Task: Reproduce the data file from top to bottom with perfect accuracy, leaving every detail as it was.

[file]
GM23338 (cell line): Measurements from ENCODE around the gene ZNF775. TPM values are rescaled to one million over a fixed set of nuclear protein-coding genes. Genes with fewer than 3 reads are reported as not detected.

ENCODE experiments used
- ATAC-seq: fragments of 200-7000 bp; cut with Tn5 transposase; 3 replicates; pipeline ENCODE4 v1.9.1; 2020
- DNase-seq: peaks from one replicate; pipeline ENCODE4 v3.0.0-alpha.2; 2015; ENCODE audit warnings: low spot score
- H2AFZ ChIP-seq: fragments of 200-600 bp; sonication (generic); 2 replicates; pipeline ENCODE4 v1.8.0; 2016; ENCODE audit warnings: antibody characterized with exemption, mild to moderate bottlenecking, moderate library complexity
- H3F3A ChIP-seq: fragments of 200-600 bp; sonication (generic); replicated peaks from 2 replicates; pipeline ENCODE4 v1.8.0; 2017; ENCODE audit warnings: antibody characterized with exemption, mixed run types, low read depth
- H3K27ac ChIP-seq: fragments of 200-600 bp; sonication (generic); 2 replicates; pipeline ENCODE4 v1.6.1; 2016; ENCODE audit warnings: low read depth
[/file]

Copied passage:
GM23338 (cell line): Measurements from ENCODE around the gene ZNF775. TPM values are rescaled to one million over a fixed set of nuclear protein-coding genes. Genes with fewer than 3 reads are reported as not detected.

ENCODE experiments used
- ATAC-seq: fragments of 200-7000 bp; cut with Tn5 transposase; 3 replicates; pipeline ENCODE4 v1.9.1; 2020
- DNase-seq: peaks from one replicate; pipeline ENCODE4 v3.0.0-alpha.2; 2015; ENCODE audit warnings: low spot score
- H2AFZ ChIP-seq: fragments of 200-600 bp; sonication (generic); 2 replicates; pipeline ENCODE4 v1.8.0; 2016; ENCODE audit warnings: antibody characterized with exemption, mild to moderate bottlenecking, moderate library complexity
- H3F3A ChIP-seq: fragments of 200-600 bp; sonication (generic); replicated peaks from 2 replicates; pipeline ENCODE4 v1.8.0; 2017; ENCODE audit warnings: antibody characterized with exemption, mixed run types, low read depth
- H3K27ac ChIP-seq: fragments of 200-600 bp; sonication (generic); 2 replicates; pipeline ENCODE4 v1.6.1; 2016; ENCODE audit warnings: low read depth